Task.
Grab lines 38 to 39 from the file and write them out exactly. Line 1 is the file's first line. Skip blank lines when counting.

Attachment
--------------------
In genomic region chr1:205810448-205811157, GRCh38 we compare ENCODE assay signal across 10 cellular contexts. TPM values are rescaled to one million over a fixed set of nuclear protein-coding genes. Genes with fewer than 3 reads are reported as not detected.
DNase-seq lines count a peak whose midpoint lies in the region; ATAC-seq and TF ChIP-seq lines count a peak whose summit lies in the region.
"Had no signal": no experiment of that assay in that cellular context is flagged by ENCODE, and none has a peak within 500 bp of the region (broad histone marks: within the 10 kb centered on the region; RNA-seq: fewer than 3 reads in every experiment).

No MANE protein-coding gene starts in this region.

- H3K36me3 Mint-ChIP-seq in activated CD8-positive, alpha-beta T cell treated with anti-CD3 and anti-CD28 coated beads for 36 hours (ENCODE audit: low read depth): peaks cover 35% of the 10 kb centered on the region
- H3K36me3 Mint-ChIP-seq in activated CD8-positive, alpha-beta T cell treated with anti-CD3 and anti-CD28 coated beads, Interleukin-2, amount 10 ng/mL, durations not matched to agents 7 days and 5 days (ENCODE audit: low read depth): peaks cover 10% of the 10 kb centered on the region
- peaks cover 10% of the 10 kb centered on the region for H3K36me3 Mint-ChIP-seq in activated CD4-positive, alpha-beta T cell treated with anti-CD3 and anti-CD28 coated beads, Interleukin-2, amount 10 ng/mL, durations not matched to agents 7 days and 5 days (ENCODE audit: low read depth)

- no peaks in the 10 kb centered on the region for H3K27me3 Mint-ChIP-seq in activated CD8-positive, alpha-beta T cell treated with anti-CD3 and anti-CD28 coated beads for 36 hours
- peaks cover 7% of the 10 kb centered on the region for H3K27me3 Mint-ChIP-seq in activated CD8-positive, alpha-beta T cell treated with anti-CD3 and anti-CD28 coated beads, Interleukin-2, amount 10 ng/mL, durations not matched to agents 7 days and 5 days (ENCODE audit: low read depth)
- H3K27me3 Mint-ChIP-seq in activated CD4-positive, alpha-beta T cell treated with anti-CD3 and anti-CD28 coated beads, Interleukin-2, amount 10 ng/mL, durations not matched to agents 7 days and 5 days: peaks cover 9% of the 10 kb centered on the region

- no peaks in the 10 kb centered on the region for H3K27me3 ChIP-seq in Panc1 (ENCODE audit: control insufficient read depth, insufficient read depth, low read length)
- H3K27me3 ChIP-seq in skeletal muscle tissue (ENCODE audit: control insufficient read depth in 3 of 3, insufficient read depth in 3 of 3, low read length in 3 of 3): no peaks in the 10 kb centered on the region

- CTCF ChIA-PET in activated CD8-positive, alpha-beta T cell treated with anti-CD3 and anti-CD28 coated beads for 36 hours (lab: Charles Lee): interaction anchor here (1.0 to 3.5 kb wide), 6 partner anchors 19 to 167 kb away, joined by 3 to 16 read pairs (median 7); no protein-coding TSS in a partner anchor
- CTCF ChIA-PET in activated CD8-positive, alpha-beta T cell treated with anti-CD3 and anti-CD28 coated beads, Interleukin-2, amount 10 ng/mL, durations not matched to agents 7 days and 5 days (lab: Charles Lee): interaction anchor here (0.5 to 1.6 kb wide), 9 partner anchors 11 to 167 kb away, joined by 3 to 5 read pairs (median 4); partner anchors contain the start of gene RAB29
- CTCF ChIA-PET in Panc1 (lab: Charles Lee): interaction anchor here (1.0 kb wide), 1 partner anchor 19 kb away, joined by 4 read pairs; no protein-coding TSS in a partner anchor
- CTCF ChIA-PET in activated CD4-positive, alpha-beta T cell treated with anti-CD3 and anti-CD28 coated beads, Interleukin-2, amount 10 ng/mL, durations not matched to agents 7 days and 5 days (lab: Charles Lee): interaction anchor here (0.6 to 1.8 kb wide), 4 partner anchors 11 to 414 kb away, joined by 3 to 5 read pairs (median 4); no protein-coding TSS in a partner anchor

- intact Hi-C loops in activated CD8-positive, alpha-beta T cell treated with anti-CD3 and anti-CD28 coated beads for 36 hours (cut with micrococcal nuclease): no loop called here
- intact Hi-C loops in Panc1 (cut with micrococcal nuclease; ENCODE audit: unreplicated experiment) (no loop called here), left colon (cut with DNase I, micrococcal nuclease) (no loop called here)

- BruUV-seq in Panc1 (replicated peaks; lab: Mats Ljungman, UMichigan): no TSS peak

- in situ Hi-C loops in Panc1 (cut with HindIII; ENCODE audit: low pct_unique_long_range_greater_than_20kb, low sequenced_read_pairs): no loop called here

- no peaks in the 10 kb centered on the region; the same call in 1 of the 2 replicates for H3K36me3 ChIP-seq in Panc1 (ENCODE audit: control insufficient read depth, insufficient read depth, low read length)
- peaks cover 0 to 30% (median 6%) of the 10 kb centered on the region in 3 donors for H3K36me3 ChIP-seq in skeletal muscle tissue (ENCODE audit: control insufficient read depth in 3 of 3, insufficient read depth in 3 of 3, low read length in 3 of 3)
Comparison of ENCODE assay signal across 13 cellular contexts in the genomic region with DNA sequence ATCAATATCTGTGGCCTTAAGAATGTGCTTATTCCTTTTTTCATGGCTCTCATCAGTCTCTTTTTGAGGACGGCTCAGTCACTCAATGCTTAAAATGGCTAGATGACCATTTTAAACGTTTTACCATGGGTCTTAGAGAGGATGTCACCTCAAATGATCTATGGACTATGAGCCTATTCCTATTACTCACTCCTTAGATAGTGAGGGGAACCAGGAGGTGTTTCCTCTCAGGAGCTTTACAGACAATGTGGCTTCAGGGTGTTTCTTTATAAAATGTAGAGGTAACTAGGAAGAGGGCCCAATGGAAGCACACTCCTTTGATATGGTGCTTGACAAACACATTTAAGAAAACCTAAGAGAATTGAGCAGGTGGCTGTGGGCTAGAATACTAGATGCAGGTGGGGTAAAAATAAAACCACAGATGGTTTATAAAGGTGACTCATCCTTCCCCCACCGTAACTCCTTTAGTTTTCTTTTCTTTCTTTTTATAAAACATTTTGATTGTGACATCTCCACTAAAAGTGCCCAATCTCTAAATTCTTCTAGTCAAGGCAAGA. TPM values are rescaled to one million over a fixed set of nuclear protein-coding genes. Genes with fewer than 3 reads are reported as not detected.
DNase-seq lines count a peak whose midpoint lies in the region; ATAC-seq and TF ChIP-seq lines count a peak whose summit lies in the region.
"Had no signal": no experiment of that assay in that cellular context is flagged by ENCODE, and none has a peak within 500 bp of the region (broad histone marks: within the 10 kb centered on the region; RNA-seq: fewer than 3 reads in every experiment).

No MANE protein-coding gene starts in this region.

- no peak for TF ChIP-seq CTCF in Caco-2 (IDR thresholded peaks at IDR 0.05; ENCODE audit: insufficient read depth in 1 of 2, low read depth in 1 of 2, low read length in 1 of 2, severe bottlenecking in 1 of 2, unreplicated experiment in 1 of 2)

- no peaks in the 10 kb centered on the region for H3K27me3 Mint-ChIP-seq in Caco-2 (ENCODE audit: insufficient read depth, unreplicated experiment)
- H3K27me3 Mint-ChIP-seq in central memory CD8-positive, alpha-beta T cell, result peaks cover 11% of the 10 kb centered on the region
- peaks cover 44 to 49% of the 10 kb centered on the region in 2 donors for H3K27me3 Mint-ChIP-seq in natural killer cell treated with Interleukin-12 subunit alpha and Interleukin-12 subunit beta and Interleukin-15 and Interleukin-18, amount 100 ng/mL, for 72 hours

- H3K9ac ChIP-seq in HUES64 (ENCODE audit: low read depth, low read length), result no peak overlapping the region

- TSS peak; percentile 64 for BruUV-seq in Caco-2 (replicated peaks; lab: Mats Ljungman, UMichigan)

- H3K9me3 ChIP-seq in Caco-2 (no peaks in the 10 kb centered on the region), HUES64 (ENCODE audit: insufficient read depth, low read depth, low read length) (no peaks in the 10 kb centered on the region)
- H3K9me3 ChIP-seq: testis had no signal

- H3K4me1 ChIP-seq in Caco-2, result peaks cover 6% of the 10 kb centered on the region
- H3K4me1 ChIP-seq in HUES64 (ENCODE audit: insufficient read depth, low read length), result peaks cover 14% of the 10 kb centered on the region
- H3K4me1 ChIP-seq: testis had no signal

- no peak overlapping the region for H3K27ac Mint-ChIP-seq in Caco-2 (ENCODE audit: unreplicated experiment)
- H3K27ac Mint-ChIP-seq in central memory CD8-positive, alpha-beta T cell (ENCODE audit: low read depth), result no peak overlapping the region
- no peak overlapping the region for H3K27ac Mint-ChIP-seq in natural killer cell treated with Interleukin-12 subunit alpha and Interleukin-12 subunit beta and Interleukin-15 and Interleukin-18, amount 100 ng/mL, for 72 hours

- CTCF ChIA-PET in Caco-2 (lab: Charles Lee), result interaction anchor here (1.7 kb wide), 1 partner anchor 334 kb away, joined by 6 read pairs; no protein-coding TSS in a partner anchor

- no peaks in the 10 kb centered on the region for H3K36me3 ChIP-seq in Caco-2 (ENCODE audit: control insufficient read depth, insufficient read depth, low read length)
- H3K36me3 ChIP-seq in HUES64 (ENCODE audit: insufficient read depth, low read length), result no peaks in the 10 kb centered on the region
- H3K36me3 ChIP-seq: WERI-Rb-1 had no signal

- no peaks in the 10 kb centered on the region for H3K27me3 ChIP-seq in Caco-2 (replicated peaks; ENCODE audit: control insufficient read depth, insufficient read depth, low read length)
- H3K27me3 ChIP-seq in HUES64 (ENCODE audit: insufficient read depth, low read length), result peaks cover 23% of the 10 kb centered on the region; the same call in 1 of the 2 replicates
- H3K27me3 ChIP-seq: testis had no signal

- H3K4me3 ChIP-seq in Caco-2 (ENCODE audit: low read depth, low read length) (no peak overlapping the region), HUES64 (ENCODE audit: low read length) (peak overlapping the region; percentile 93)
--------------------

- no peak overlapping the region for H3K27ac Mint-ChIP-seq in Caco-2 (ENCODE audit: unreplicated experiment)
- H3K27ac Mint-ChIP-seq in central memory CD8-positive, alpha-beta T cell (ENCODE audit: low read depth), result no peak overlapping the region